It's always difficult to figure out who should live and who should die. I imagine that even God finds the issue not all that easy, so we might rightly expect far-more-imperfect humans to do even worse at this task.
Take this case, for example. Eubanks murdered multiple people. There's a big strike in favor of the death penalty, right? Eubanks is a woman. Her first name is Susan. Which way (if any) does that cut?
The four people she murdered were her children, ages 14, seven, six and four. Again: Which way do those facts cut? For or against killing her?
After she kills her children, she shoots herself as well. Doesn't die, though. Hence the issue. Should we finish the job? Does that realization -- that she thinks she deserve to die for what she did, and can't live with it -- mean we should be more or less willing to kill her?
She's clearly troubled. Obviously. No one kills their four children who's not. I need not go into the exhaustive details, but suffice it to say that her past is not good. At all. She's got no criminal history whatsoever. So that cuts against killing her, right? And there's no real chance she's going to kill in prison, agreed? Those facts surely cut against the death penalty. Do we nonetheless off her?
Maybe we can gain insight into her mental state by looking at the numerous notes she leaves for others and she kills her children. One was to her husband, who was the father of some (but not all) of the children she killed. It read: "You betrayed me. You kept a diary, and you and Rene Dodson conspired against me. . . . I've lost everyone I've ever loved. Now it's time for you to do the same." Adding that he could use any money from her worker's disability case to "bury the kids and find your rainbow. Anna May, I'm sure." That does not make Eubanks very sympathetic. But she writes to the father of Brandon, one of the children she killed: "I know you‟ll hate me forever, but I can't let [Brandon] live without his brothers, so I did what I did," adding that she'd been "strong for 25 years, and I'm tired of all the fight and hurt." She writes to her niece and sister that "I know what I'm doing is going to hurt you tremendously, but I can't and have no desire to go on," and asks to be buried in the same casket as her four-year old child, Matthew, who was one of the victims. How do those notes cut? For or against death?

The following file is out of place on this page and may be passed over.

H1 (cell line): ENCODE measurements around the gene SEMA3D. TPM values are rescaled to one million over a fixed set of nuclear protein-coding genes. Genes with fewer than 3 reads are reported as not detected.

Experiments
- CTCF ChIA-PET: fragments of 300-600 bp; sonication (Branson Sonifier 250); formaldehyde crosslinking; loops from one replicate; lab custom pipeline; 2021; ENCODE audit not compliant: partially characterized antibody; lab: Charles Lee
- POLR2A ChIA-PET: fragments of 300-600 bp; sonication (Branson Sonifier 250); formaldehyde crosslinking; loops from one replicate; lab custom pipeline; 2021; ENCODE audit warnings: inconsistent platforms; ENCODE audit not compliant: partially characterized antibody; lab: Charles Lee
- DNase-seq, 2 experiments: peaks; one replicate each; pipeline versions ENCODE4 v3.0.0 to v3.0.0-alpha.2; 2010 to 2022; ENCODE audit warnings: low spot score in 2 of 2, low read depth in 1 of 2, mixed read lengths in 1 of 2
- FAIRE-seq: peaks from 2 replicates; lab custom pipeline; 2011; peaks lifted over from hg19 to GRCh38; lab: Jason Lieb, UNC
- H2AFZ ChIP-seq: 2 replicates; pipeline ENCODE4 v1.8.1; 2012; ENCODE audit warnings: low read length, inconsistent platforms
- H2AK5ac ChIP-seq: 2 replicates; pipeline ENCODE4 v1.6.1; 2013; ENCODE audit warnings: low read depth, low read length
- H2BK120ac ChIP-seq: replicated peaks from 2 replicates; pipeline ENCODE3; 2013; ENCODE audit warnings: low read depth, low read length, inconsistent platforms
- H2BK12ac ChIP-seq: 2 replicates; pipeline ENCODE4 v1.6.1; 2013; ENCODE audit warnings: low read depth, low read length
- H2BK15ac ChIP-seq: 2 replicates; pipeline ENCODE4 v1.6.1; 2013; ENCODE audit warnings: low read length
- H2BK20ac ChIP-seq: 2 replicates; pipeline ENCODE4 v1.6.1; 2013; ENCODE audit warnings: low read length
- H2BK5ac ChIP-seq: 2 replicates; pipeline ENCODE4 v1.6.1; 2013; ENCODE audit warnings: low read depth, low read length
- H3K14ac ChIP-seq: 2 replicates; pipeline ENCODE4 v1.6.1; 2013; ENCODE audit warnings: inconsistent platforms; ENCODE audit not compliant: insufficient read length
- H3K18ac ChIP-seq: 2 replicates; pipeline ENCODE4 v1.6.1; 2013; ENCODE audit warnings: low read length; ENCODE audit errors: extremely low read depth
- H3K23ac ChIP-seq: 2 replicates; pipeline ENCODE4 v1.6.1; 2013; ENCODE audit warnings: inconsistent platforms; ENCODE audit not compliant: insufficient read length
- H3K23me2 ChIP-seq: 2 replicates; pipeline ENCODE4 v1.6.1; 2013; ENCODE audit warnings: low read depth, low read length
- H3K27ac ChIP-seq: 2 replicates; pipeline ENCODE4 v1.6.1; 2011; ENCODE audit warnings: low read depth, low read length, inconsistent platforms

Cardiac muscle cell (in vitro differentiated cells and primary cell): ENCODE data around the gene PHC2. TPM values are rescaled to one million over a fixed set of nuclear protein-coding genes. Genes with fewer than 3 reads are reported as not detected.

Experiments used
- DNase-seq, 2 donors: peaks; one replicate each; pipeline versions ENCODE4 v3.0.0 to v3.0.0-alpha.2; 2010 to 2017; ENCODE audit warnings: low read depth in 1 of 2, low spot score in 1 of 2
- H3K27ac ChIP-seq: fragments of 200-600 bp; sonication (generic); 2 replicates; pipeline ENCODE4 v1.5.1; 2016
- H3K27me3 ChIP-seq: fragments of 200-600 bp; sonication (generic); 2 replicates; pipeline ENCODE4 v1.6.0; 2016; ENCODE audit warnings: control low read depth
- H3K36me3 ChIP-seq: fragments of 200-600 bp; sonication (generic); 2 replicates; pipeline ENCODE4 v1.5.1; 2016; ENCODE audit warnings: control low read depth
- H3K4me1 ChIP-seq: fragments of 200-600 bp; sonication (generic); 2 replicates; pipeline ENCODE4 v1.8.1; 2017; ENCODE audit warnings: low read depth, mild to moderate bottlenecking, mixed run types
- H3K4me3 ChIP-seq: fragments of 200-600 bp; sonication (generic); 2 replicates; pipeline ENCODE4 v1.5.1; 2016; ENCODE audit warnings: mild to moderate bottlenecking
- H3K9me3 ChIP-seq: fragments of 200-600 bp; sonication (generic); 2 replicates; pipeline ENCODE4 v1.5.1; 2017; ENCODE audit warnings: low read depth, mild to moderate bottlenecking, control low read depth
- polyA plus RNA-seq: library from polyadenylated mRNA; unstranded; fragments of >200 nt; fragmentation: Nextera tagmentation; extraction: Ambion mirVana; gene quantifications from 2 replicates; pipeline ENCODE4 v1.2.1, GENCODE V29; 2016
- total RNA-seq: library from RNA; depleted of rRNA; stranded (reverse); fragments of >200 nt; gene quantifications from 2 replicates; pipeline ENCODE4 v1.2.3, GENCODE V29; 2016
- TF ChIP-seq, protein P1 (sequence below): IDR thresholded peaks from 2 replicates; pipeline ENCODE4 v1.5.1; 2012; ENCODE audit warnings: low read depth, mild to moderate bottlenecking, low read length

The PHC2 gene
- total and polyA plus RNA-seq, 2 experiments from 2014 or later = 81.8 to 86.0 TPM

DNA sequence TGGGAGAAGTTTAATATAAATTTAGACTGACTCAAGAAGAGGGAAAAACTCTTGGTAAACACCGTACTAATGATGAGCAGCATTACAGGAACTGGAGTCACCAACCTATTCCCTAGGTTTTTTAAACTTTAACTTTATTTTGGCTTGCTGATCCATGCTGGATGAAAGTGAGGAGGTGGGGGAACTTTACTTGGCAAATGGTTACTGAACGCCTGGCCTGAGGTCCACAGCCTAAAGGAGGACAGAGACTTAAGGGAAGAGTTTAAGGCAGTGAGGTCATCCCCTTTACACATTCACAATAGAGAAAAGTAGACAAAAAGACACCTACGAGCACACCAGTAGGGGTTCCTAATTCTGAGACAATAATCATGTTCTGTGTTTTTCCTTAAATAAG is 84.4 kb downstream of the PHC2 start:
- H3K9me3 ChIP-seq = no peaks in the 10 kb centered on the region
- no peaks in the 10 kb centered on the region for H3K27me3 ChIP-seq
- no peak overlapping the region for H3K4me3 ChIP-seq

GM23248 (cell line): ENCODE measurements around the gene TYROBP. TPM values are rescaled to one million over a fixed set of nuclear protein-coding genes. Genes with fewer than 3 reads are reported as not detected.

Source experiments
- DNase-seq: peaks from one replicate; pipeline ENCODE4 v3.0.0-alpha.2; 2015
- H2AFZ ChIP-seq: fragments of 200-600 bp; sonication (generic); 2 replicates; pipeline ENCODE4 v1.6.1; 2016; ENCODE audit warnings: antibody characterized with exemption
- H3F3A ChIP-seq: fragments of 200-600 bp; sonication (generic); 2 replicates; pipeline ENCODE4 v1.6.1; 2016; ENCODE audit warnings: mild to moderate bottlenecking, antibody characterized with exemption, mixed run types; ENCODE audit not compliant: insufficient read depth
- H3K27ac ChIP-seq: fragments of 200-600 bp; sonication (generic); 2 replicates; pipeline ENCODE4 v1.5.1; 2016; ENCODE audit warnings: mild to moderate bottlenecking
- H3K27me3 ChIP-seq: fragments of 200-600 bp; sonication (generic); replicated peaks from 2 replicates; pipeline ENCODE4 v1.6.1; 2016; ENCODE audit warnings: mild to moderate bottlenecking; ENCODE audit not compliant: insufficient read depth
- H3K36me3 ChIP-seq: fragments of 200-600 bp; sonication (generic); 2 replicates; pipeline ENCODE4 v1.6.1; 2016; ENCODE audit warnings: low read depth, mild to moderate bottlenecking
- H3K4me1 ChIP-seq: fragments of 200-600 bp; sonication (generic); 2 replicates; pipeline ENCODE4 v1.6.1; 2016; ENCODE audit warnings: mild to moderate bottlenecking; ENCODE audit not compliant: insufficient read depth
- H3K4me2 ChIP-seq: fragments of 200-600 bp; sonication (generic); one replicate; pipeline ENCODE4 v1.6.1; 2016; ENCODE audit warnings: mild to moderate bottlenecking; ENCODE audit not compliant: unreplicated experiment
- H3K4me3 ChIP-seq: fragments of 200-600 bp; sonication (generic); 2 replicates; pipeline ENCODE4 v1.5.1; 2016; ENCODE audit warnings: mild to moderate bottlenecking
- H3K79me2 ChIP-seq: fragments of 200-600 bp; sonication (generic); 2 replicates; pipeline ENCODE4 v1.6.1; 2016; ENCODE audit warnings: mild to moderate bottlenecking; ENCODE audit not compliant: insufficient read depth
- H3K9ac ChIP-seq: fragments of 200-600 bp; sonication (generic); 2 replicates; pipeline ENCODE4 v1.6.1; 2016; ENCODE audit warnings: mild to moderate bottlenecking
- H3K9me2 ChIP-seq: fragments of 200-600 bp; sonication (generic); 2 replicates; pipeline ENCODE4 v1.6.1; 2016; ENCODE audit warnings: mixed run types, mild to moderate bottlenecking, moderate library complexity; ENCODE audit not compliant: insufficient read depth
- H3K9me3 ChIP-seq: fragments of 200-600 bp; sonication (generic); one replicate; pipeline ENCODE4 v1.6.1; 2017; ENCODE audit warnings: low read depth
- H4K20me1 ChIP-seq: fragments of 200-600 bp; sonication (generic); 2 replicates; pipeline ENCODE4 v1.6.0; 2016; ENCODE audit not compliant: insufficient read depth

We choose a sample of the population who feels like showing up for jury duty, death-qualify them, allow both sides numerous peremptory challenges, and let both sides argue. Then those twelve people decides who lives and who dies.
The jury decides that Susan Eubanks should die. And the California Supreme Court unanimously affirms.